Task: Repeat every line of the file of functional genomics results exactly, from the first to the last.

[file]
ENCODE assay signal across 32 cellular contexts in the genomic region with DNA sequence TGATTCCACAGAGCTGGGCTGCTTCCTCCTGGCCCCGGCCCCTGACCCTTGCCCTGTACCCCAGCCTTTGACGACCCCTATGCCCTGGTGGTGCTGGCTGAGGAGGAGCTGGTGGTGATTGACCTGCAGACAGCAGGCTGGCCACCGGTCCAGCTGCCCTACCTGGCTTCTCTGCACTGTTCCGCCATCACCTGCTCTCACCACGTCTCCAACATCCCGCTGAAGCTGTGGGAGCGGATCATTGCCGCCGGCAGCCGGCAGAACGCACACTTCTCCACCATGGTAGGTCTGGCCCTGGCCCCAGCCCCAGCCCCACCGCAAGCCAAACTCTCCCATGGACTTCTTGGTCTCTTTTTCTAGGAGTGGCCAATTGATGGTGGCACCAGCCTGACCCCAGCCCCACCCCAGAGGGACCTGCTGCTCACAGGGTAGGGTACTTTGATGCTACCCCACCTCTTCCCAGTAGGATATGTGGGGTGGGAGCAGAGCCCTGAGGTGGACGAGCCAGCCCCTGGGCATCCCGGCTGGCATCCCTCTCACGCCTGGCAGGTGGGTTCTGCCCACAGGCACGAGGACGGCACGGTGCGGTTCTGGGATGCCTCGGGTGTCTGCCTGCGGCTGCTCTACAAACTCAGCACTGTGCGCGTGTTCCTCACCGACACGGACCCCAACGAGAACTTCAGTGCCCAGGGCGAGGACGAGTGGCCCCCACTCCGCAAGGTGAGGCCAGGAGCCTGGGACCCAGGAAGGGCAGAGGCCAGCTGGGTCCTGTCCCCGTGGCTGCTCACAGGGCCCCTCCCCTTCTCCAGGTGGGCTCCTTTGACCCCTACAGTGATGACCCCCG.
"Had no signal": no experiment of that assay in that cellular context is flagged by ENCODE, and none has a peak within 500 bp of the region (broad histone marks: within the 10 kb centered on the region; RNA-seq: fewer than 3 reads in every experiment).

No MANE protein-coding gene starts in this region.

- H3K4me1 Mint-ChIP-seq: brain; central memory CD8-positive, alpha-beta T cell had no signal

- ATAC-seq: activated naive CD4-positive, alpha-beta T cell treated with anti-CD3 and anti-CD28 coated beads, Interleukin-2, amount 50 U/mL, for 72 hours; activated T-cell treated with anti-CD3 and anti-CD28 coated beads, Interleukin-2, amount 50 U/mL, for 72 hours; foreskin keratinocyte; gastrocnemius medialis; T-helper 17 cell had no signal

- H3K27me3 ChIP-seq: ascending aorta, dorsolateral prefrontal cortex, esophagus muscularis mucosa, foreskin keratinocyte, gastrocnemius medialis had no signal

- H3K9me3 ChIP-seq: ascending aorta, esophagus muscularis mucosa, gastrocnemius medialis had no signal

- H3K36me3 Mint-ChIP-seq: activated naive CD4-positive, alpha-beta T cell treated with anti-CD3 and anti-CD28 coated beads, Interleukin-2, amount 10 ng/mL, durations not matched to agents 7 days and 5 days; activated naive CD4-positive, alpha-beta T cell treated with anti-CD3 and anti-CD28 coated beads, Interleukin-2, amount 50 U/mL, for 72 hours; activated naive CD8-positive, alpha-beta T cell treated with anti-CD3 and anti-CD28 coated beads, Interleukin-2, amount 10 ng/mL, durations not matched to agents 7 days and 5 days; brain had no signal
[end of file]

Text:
ENCODE assay signal across 32 cellular contexts in the genomic region with DNA sequence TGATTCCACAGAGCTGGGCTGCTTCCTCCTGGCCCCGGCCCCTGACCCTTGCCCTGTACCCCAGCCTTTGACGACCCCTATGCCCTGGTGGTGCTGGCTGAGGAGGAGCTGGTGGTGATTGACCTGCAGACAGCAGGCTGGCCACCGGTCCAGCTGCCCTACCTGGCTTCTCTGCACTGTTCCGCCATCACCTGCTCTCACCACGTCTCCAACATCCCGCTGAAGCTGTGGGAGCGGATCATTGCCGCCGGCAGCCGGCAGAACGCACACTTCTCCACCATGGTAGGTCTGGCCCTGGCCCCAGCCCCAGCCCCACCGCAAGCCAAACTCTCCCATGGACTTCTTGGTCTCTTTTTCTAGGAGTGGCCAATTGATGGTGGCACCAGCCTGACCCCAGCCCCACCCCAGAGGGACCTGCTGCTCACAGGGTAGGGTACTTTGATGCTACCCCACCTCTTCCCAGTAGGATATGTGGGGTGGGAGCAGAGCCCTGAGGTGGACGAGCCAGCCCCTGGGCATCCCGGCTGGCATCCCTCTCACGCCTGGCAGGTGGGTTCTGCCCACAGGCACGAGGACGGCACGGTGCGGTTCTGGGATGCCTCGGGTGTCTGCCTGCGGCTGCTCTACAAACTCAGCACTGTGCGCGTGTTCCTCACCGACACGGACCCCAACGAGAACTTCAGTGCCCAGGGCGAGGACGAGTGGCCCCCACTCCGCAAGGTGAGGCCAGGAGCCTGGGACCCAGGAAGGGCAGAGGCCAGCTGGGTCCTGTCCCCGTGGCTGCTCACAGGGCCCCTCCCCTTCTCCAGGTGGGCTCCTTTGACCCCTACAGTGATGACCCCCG.
"Had no signal": no experiment of that assay in that cellular context is flagged by ENCODE, and none has a peak within 500 bp of the region (broad histone marks: within the 10 kb centered on the region; RNA-seq: fewer than 3 reads in every experiment).

No MANE protein-coding gene starts in this region.

- H3K4me1 Mint-ChIP-seq: brain; central memory CD8-positive, alpha-beta T cell had no signal

- ATAC-seq: activated naive CD4-positive, alpha-beta T cell treated with anti-CD3 and anti-CD28 coated beads, Interleukin-2, amount 50 U/mL, for 72 hours; activated T-cell treated with anti-CD3 and anti-CD28 coated beads, Interleukin-2, amount 50 U/mL, for 72 hours; foreskin keratinocyte; gastrocnemius medialis; T-helper 17 cell had no signal

- H3K27me3 ChIP-seq: ascending aorta, dorsolateral prefrontal cortex, esophagus muscularis mucosa, foreskin keratinocyte, gastrocnemius medialis had no signal

- H3K9me3 ChIP-seq: ascending aorta, esophagus muscularis mucosa, gastrocnemius medialis had no signal

- H3K36me3 Mint-ChIP-seq: activated naive CD4-positive, alpha-beta T cell treated with anti-CD3 and anti-CD28 coated beads, Interleukin-2, amount 10 ng/mL, durations not matched to agents 7 days and 5 days; activated naive CD4-positive, alpha-beta T cell treated with anti-CD3 and anti-CD28 coated beads, Interleukin-2, amount 50 U/mL, for 72 hours; activated naive CD8-positive, alpha-beta T cell treated with anti-CD3 and anti-CD28 coated beads, Interleukin-2, amount 10 ng/mL, durations not matched to agents 7 days and 5 days; brain had no signal